12:32But what it tells me is that, at a time when there’s more — there’s a greater abundance of information than there ever has been, it’s harder to filter, we have greater tools. We have free Internet tools that allow us, help us do this kind of investigation. We have algorithms that are smarter than ever before, and computers that are quicker than ever before.

12:50But here’s the thing. Algorithms are rules. They’re binary. They’re yes or no, they’re black or white. Truth is never binary. Truth is a value. Truth is emotional, it’s fluid, and above all, it’s human. No matter how quick we get with computers, no matter how much information we have, you’ll never be able to remove the human from the truth-seeking exercise, because in the end, it is a uniquely human trait. Thanks very much. (Applause)

Complete the “Peer-Review Template” on the essay draft provided.

Complete the “Peer-Review Template” on the essay draft provided. 

1 Running head: PEER REVIEW Peer ReviewStudent’s NameInstitution 2 PEER REVIEW GENERALThe writer describe with sheer clarity the turn and defects on her life after moving in withanother…

Compare and Contrast How is Jonathan’s reaction to the loss of the egg-rasher different from the man robbed at the Treasury?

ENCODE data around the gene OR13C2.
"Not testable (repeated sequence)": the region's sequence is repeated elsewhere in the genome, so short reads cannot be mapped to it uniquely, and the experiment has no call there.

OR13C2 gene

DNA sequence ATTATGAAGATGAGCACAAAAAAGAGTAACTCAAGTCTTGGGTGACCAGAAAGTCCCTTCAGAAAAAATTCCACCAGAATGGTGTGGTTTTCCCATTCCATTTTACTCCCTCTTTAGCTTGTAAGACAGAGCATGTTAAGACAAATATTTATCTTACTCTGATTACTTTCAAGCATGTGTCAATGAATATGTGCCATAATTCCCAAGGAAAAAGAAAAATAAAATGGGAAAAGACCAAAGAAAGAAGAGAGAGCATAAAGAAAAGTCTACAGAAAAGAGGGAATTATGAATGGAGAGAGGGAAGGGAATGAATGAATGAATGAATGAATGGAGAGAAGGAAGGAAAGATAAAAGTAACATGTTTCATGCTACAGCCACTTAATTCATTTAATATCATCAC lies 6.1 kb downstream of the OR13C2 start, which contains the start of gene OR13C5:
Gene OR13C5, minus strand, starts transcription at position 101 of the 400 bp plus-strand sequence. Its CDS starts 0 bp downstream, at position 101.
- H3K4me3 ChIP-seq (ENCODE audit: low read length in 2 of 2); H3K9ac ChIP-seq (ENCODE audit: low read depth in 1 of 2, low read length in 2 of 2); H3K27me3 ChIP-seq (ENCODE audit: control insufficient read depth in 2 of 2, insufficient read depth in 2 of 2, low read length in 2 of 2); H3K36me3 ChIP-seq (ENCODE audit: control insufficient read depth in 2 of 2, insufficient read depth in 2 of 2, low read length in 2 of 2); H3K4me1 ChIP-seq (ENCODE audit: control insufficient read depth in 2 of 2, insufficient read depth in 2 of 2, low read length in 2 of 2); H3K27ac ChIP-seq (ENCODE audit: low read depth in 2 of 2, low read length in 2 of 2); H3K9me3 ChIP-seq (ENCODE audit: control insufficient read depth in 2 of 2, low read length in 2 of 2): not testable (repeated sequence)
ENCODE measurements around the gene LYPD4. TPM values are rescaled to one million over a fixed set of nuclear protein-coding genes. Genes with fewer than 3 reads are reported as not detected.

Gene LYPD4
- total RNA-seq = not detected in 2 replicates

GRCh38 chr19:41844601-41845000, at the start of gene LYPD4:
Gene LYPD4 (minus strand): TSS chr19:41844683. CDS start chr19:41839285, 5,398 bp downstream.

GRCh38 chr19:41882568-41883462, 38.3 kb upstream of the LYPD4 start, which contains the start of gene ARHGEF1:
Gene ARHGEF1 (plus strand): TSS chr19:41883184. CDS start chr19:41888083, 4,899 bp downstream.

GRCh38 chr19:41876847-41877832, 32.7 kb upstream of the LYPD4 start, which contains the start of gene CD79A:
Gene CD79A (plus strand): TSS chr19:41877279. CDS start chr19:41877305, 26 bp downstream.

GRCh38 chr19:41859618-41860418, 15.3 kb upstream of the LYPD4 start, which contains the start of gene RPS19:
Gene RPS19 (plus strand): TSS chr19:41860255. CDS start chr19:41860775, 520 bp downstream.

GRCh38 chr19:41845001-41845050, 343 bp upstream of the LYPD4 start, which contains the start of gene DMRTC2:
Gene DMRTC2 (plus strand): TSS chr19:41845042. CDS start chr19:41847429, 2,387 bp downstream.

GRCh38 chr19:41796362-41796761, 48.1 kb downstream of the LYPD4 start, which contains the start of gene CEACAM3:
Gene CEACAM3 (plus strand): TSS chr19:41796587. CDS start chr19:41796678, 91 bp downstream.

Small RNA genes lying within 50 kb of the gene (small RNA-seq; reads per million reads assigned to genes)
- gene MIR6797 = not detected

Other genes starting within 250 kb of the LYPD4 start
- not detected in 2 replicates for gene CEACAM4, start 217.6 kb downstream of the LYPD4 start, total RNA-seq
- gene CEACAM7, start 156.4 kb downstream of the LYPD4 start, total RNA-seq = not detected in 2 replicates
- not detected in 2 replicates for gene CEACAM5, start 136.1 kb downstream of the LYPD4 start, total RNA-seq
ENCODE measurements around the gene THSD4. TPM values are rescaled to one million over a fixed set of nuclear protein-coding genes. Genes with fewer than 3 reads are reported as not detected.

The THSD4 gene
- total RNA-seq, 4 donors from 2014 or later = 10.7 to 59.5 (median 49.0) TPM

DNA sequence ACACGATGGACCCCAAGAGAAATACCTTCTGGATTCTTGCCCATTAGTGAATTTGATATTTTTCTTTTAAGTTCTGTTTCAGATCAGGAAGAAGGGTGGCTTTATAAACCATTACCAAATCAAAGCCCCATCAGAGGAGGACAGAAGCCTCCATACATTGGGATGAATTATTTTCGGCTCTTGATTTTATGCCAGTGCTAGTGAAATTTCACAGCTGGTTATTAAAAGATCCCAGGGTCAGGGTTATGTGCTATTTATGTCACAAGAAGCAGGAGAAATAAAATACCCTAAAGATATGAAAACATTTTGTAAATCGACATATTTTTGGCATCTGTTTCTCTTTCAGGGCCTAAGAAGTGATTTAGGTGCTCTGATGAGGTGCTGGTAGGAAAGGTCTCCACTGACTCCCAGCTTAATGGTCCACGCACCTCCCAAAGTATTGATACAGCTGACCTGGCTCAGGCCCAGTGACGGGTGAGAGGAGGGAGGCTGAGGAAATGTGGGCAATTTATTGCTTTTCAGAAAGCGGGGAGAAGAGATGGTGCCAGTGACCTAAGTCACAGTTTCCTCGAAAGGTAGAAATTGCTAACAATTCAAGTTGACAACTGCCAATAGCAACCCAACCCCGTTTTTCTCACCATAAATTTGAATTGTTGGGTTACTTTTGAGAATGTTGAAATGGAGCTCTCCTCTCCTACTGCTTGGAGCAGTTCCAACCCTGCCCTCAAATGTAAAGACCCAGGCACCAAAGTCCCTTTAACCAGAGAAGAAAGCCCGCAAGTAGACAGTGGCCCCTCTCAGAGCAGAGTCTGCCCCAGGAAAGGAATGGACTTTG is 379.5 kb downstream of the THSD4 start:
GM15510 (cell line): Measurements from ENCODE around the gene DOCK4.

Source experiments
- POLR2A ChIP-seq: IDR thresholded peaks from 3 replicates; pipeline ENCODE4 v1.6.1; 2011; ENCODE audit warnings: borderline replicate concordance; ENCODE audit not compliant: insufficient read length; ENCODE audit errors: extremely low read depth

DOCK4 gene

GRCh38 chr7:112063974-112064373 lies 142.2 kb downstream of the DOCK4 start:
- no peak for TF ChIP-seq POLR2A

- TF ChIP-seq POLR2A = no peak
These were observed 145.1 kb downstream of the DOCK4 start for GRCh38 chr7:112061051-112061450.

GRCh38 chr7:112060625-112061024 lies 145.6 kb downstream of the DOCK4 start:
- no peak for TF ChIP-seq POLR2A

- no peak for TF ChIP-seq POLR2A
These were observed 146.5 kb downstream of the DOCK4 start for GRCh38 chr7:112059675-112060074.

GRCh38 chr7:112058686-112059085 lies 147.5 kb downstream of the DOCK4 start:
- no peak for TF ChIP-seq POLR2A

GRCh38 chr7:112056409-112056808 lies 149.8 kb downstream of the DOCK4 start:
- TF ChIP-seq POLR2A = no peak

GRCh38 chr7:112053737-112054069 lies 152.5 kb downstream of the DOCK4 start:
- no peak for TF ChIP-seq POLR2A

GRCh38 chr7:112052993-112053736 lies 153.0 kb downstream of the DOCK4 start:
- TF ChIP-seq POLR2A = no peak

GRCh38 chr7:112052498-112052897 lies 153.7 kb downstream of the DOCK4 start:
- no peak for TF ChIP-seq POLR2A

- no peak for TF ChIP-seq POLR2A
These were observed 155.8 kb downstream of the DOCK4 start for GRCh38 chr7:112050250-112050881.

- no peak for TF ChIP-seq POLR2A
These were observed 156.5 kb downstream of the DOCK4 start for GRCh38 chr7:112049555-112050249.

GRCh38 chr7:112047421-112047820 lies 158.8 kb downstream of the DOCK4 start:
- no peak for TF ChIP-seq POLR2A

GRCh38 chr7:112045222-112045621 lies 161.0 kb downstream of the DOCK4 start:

Compare and Contrast   How is Jonathan’s reaction to the loss of the egg-rasher different from the man robbed at the Treasury? 

I need help with peer reviewed sources for the merchant of venice, classifying it as either a comedy or a tragedy

I need help with peer reviewed sources for the merchant of venice, classifying it as either a comedy or a tragedy

quot;Antibiotic use in Livestock Production in the USA.quot; The Lancet. Infectious Diseases, vol. 12, no. 4, 2012, pp. Accessed 1 Mar.

Please, help me to answer 7 questions for this article

Alcorn, Ted. “Antibiotic use in Livestock Production in the USA.” The Lancet. Infectious Diseases, vol. 12, no. 4, 2012, pp. 273. Accessed 1 Mar. 2018.

1.      What is the author’s purpose for creating this source?

1515 unread replies.2020 replies.Your initial discussion thread is due on Day 3 (Thursday) and you have until Day 7 (Monday) to respond to your classmates. Your grade will reflect both the quality of

1515 unread replies.2020 replies.